English Route

English way to CompostelaWe are going on the English Way to Compostela, known like that because of the great amount of pilgrims from the British Islands.


It was from the 12th century onwards that pilgrimages from the Nordic countries and the British Islands started. The first one known goes back to 1147 with the arrival of a squad of crusaders who travelled to the Holy Land.

    The expedition took part in the conquest of Lisbon and helped the first king of Portugal in his fight against the Arabs. Before taking part in the battle, the members of the expedition visited the tomb of the Apostle in Compostela. That was the beginning of the English Way in the Western capital.

    Scandinavian, Flamencos, English, Scottish and Irish arrived in our coasts, crossing the Basque, Cantabrian and Asturian ports, but mainly those of Ribadeo, Viveiro, Ferrol and A Coruña.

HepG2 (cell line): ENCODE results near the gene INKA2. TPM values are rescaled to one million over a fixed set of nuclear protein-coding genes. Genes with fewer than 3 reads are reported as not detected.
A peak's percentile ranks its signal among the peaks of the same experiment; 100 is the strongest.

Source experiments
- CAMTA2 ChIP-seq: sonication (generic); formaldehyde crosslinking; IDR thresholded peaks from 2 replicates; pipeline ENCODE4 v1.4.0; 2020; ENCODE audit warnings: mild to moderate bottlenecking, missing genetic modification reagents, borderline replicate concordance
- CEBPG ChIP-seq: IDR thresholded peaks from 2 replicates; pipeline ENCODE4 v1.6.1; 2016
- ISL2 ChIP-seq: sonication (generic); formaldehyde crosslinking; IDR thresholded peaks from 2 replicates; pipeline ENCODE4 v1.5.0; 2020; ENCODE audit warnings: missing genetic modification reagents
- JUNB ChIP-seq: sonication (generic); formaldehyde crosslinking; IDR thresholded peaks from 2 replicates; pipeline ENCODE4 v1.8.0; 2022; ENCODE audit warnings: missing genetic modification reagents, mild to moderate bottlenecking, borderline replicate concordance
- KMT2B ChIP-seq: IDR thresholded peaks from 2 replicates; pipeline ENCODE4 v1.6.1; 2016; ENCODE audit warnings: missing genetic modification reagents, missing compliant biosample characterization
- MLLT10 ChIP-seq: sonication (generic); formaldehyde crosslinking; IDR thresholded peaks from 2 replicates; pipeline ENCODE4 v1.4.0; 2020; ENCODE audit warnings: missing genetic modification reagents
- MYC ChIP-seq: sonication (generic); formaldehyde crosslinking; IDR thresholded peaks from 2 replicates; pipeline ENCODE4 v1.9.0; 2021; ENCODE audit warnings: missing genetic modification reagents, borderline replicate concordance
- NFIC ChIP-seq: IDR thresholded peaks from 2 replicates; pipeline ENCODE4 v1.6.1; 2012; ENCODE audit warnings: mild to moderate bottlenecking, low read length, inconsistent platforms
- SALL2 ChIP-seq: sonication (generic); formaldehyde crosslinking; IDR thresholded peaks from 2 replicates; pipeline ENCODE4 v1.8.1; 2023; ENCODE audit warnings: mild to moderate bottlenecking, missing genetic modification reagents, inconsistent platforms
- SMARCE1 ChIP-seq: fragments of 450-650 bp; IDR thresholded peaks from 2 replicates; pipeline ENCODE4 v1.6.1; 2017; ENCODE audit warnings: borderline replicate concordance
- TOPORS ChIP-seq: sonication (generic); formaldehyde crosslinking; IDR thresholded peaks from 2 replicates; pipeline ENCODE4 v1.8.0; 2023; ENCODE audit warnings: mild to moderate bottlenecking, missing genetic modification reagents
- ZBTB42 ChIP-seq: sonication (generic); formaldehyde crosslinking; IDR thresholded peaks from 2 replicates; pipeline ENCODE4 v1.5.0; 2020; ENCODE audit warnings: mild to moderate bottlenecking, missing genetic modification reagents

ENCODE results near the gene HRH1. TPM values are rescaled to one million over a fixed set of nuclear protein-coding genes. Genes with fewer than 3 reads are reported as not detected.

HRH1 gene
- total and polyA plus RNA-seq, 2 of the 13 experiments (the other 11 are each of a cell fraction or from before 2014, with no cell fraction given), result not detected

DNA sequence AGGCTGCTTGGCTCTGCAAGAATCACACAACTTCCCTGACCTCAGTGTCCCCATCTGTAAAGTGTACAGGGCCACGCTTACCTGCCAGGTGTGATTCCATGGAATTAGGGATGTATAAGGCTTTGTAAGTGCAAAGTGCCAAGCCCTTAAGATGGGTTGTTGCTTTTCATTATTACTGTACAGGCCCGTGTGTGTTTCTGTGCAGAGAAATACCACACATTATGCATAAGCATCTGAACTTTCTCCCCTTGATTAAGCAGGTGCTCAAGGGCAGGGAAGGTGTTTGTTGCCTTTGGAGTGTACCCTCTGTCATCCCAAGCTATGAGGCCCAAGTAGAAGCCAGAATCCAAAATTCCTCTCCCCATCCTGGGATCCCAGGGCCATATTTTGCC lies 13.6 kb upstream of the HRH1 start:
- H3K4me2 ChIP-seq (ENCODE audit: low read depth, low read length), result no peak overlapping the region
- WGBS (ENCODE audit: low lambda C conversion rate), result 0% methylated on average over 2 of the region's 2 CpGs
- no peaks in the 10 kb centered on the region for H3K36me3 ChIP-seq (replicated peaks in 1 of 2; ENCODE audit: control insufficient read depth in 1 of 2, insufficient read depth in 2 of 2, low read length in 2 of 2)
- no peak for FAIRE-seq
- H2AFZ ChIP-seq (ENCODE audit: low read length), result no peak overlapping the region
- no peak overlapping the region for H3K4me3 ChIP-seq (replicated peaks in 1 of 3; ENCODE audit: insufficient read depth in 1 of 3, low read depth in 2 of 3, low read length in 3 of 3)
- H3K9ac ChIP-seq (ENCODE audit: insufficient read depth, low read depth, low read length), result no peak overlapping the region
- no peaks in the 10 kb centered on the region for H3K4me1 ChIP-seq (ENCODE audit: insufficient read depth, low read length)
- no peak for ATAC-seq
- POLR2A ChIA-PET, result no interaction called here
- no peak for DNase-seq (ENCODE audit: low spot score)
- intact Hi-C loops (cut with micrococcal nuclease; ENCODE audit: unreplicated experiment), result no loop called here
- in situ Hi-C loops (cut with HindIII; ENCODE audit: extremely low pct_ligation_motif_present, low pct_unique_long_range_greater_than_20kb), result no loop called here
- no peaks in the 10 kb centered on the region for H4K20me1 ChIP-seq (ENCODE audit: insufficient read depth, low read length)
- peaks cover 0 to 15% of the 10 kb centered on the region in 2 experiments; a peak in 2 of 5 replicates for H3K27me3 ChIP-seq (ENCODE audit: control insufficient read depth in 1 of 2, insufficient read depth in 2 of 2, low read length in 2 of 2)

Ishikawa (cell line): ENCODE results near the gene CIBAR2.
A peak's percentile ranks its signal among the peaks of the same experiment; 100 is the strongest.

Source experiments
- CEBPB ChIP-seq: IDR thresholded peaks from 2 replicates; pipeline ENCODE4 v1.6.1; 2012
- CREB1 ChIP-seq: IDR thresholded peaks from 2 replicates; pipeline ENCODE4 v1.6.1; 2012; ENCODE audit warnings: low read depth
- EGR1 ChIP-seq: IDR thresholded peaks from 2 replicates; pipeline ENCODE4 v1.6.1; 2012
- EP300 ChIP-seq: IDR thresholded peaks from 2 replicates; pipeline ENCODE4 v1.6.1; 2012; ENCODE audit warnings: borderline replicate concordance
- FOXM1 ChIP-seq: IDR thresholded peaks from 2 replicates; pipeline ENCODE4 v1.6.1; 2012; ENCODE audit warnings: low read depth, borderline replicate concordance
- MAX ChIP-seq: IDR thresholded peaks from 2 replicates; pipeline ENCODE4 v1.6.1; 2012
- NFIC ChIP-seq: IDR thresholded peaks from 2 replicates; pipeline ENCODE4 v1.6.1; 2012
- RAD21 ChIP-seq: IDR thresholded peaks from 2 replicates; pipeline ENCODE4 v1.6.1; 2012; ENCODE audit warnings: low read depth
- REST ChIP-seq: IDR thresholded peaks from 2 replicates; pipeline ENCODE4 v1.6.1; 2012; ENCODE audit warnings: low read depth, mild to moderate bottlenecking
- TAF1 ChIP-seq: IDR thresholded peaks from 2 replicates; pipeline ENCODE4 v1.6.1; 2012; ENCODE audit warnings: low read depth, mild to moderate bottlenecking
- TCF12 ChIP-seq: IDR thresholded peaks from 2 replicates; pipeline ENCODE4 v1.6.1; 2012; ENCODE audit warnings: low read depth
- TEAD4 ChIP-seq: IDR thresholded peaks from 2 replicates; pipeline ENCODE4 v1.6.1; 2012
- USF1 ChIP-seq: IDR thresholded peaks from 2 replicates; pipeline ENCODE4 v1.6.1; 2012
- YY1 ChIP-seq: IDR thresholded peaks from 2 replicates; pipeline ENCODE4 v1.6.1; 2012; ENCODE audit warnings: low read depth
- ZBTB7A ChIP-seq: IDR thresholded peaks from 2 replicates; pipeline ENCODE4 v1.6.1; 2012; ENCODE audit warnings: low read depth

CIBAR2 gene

It is a fact that in the late 16th century there was in Viveiro (Lugo) a hospital dedicated to Santiago, where travellers, poor people and pilgrims were taking in ‘for being in a passing way of Asturias and Vizcaya and many other parts towards the Royal Hospital of Santiago, Portugal and many other places’.

Puertos de Ferrol y A Coruña

    But, owing to their exceptional strategic importance, Ferrol and A Coruña are considered to be the entrances to the so-called English Way to Compostela. The Way has 74 km from A Coruña to Santiago and 118 from Ferrol.

    The British came by boat during the long Hundred Years’ War against the French, not only pilgrims but also merchants as it was proved with all sort of discoveries carried out in Santiago and in the offerings at the Church of Santiago de Compostela.

    Pilgrimages disappeared under the kingdom of Enrique VIII because of the break-up between the English and Roman churches.

    In the archives of the hospitals of the route, there is evidence of deceases of English, German, Italian, French and Scandinavian people, which is a proof of the passage of pilgrims from these countries to Compostela.

    We walk the English Way and see all what pilgrims saw. We do not intend to follow the way step by step. We want to stop and see the traces of the work of men that have been respected so than anyone who contemplates these stones of history can also feel the amazement of the traveller before the beauty in the environment of our route.